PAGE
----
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  • By Terry Trainor
    Jan 26, 2012
    Cassiobury Park Six years of age, year two of primary school, we are off on a school outing, The outing was to Cassiobury Park, near Watford, with a huge paddling pool, The cost was sixpence, a tanner, the unmovable rule, no sixpence no outing, Rich kids in our class paid the next day, we paid one penny a week, hard times. Three pence into my outing, we were told we had to bring a packed lunch, That was a real blow, my sandwiches always had meat in them, a sort of beef, Nobody would ever swap, as they were full of chewy gristle, dry as a bone, Biting, on my sandwich, hard meat came out in one go,and hung out of my mouth. Meat hanging down your chin, two slices of empty bread in your hand, hard to swap, Anyway my outing card had six crosses on it, I was going to go on an outing, Each day seem long, but I was happy, something to look foreward to, a day out, My father would come home drunk, nearly every night and told me I could not go. After a wait the outing day finaly arrived, we... More > stood outside school for the coach, Loud noises and a heady smell of diesel, the coach pulled up against the pavement, We had to wait in line, two by two as we got on, alocated to seats, no moving about, The fat driver turned to us and shouted a load of rules, we sat there listening hard. The coach was an old one, as it pulled away, plumes of black smoke followed us along, Poeple stopped in their tracks as this ancient beast made its way through the estate, Soon we were on a larger road on the way to Watford, the screaming engine died down, We all looked out of the window pointing out anything unusual as we thundered along. After a while we reached the park we got off the coach and ran about like excited rats, A teacher shouted and clapped her hands, loudly to tell us to come back and be counted, Soon it was estalished we were all present and correct and off we went into the park, I could smell water, fresh water with chlorine being filled up as we walked on grass. It was time to sit down and eat our packed lunches, I chewed my sandwiches for some time, Spitting large pieces of gristle into my hand, when the coast was clear, I threw them. Some of us had to be taken to a water fountain as we had no drinks with us, Warm water, Back to the picnic area to clear up our mess,put it in bins, it did not take very long. We stripped down to our underware for a paddle. If you could only see some of the pants, Some of the pants had ben tucked in and sown up as they were a hand me down from a father, Others had large skid marks in them, big baggy leg bits, with splits in them, years old, Looking at the teachers faces they were surprised that kids had to wear rags, these days. As we all splashed and paddled, kids ran wild with one hand holding up baggy underpants, The other hand was used to scoop water onto the others in the pool, soon we had to get out, All of us standing by the edge of the pool, some could pull there pants up to their shoulders, Shivering as we waited to be told what to do next. finaly we dressed and got on the coach. We were all queiter on the way back as we were tired and hungry, looking foreward to tea, I had a mouthful of orange from a rich kid, warmed by the heat of the sun in a plastic bottle, The nicest drink I have ever had, the smell of orange, plastic, rubber will always be with me, I will never forget my outing, I still cast my mind back to those days with a lump in my throat, The kids that were there are scattered across the for corners of the earth, some have passed on, I often wander if the day that will haunt me forever is the same with the others on the day out? I can see the children in the pool, their faces, creased with happy laughter and unrivaled joy, One small event, means so much, it was my day of days, it was my past, it was how it should be. Siren The noise of windy drills deafening, in the the hanger, turned factory, Clocking in at three minutes to eight, why the extra three minutes, Making my way to my work bench, heads bowed, depression deeply embedded, The foreman checks his watch as I take off my coat, and don my overalls. Machine punches, feet away from where I work, a crash of thunder every minute, A pile of jobs left by my bench, all bad jobs, must have upset the foreman, Do the easier jobs first, gets me started, nine hours in this place,true hell, At the weekend you dread work on Monday, on your Saturday night, down the pub. A siren screams out, like the start of 'Rhapsody in Blue' the tea trolley arrives, Ten minutes dead for a tea break, tea scolding mouths as men try to be on time, We had the tea break down to a fine art, tea, two cheese rolls, a game of crib, As the Gershwin siren went again, we were back at out benches, bang on ten minutes. Over the other side of my gangway, men were on piece work, counting their tasks, It was like Saturday Night, Sunday Morning, by Sillitoe, down to the last hate, Lunch time the break was for forty minutes, so we played football in the car park, No rules, the nastiest bloke always wins, we spit in his tea when he is not looking. The afternoon shift was the worst, boredom reached its peak and tiredness moves in, Covered all over with dust and dirt, from the grinding tools in the windy drills, If you could reach your targets early it was off to the wash room, reading the papers, The foreman would regularly march up and down the toilets, listening for a page turning. At the end of the day the siren would blare out again, but this was good, home time, Hundreds of men jostled to get the clocking machine to punch out, happy for a while, Factory workers spilled out onto the street and road, all talking about anything bar work, Going home to their houses that are terraced, thin walled, then up the allotment for peace.< Less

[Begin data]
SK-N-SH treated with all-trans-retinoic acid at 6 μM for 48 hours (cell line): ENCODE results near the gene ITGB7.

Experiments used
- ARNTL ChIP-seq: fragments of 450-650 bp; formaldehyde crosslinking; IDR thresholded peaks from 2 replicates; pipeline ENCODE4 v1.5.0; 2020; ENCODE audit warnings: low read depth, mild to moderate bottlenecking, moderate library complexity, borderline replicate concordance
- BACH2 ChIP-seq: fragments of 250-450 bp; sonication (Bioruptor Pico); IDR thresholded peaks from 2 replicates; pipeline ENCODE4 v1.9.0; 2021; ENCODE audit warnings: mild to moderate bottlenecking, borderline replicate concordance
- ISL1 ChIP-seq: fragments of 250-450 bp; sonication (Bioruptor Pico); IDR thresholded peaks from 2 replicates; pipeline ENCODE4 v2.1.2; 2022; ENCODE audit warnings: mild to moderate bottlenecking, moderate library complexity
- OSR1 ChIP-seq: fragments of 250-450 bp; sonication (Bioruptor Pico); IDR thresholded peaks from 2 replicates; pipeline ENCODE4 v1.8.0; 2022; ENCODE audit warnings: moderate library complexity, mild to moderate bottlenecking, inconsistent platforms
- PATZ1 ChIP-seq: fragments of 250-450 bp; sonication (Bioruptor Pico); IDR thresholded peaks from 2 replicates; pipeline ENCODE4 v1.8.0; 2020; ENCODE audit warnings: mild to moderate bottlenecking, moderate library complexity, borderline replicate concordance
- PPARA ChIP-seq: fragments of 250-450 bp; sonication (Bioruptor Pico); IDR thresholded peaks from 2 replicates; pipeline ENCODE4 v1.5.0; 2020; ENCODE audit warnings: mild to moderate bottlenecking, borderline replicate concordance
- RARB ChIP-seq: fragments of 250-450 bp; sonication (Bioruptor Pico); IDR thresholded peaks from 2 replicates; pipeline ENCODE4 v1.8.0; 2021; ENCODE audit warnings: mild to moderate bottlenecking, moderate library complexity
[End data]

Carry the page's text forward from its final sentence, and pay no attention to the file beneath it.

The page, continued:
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Product Details

January 26, 2012
Hardcover (dust-jacket)
Interior Ink
Black & white
0.96 lbs.
Dimensions (inches)
6 wide x 9 tall
Product ID